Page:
Hartford Bridge (or Blue Bridge) as the A556 crosses the Weaver Navigation.

Hartford is bisected by the A559, known as Chester Road. The A556 road bypasses the village as part of the Northwich bypass. The bridge that carries the road over the River Weaver is known as Hartford Bridge or Blue Bridge, and was built in 1938.

Hartford is served by Hartford railway station on the West Coast Main Line between Liverpool and Crewe and by Greenbank railway station on the Mid-Cheshire Line between Chester and Manchester Piccadilly.


Hartford contains the registered office of Holidaybreak Plc. Until recently it was also a key location for AMEC plc, with offices at Sandiway House off Littledales Lane. The site (Sandiway House) has now been sold and is being redeveloped for residential use.

Famous people[edit]

See also[edit]

Notes and references[edit]


  1. ^ "Education in Hartford". Hartford Parish Council. n.d. Retrieved 4 November 2014. 
  2. ^ Kelly's Directory of Cheshire (1939), p. 189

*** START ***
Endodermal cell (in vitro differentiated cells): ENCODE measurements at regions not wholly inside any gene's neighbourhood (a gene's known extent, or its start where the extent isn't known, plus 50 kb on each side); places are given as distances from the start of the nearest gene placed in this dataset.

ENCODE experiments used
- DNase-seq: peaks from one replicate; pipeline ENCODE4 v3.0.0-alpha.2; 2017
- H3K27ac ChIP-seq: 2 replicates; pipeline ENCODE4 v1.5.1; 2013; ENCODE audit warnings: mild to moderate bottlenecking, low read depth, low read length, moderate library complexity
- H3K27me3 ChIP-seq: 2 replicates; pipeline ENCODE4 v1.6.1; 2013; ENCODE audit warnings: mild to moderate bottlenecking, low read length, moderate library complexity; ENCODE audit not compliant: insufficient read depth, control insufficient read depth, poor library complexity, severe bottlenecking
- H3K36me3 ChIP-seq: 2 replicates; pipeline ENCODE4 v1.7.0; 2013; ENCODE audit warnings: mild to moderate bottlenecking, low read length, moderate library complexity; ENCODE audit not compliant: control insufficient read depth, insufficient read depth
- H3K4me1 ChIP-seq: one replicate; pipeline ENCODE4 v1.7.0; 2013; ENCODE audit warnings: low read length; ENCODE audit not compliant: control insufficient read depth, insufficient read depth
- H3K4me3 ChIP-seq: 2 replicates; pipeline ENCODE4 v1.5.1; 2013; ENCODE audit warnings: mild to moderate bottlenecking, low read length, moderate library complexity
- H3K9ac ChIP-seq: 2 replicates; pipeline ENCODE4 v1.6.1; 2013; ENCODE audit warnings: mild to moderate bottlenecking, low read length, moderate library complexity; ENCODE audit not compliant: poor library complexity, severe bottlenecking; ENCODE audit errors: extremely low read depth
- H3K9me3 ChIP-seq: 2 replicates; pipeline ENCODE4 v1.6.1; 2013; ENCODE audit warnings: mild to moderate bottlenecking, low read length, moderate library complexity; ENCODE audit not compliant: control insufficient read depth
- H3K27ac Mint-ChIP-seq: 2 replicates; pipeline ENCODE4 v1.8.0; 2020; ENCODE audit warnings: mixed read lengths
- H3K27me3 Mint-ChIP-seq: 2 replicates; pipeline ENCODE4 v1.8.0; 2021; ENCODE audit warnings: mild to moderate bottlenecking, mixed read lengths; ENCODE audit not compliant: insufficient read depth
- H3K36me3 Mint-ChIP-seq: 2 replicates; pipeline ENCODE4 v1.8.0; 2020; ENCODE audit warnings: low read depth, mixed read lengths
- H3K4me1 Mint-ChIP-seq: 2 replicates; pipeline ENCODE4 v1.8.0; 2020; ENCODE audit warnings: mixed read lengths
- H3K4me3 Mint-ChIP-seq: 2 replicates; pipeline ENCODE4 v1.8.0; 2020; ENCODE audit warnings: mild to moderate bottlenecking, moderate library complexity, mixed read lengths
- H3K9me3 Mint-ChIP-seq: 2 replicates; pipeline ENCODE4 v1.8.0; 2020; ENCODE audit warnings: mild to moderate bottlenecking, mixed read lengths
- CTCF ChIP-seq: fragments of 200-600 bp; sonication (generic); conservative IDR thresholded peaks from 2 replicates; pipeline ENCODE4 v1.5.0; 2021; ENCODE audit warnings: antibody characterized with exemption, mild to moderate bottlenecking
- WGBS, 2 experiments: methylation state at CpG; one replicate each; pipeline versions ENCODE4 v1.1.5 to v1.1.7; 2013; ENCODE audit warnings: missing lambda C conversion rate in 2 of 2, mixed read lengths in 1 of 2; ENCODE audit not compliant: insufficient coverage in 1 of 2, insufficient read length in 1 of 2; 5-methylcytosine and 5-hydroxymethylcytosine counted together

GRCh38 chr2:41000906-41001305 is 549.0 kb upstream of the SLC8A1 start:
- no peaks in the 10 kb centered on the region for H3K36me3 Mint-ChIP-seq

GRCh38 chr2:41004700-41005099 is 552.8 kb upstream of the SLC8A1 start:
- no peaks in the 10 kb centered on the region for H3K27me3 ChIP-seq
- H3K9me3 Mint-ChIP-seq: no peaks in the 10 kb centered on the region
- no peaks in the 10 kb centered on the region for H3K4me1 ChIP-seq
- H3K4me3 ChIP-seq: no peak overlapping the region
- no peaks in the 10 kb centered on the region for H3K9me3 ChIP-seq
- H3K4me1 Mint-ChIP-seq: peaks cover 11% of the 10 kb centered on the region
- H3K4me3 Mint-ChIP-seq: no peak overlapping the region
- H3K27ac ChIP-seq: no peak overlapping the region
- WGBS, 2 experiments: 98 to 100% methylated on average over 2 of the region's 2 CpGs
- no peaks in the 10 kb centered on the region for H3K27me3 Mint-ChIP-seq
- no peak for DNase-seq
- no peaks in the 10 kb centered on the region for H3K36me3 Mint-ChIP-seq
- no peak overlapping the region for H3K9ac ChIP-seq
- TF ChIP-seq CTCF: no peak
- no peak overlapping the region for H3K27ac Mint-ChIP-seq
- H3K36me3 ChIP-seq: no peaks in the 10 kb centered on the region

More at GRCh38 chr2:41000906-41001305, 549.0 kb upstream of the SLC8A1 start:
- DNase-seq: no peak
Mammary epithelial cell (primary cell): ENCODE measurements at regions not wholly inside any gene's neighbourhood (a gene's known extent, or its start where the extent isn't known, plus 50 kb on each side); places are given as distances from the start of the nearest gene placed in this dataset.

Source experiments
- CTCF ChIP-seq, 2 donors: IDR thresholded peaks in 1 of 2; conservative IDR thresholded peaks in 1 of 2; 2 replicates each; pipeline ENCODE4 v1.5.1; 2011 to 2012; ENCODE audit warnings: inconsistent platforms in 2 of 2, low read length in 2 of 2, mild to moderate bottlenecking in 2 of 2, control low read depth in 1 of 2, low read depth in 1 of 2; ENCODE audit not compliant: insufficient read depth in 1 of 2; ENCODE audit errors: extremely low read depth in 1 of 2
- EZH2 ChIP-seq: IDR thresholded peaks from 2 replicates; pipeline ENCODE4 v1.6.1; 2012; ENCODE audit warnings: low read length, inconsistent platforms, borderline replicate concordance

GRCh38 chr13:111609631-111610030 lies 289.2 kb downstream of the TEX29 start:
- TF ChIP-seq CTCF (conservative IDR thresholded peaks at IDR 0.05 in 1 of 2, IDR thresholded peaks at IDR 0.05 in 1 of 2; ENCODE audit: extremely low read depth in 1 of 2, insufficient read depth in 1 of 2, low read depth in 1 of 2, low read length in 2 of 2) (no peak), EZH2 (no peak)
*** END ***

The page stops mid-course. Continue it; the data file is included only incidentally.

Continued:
3. ^ Youngs (1991, pp. 20,40)
  4. ^ Youngs (1991, p. 20). Ordnance Survey (1875). Cheshire Sheet XXXIV (SW), 1st edition. "Hartford C.P.". Vision of Britain. Retrieved 24 January 2009. 
  5. ^ Youngs (1991, p. 20). Ministry of Health and Local Government Order No. 4238. The County of Chester (Northwich U.D.) Confirmation Order, 1955
  6. ^ Ordnance Survey (1875). Cheshire Sheet XXXIV (SW), 1st edition
  7. ^ Chime (2014), http://www.chimehartford.co.uk/


  • Youngs, F. A. (1991). Guide to the local administrative units of England. (Volume 1: Northern England). London: Royal Historical Society. ISBN 0-86193-127-0. 

External links[edit]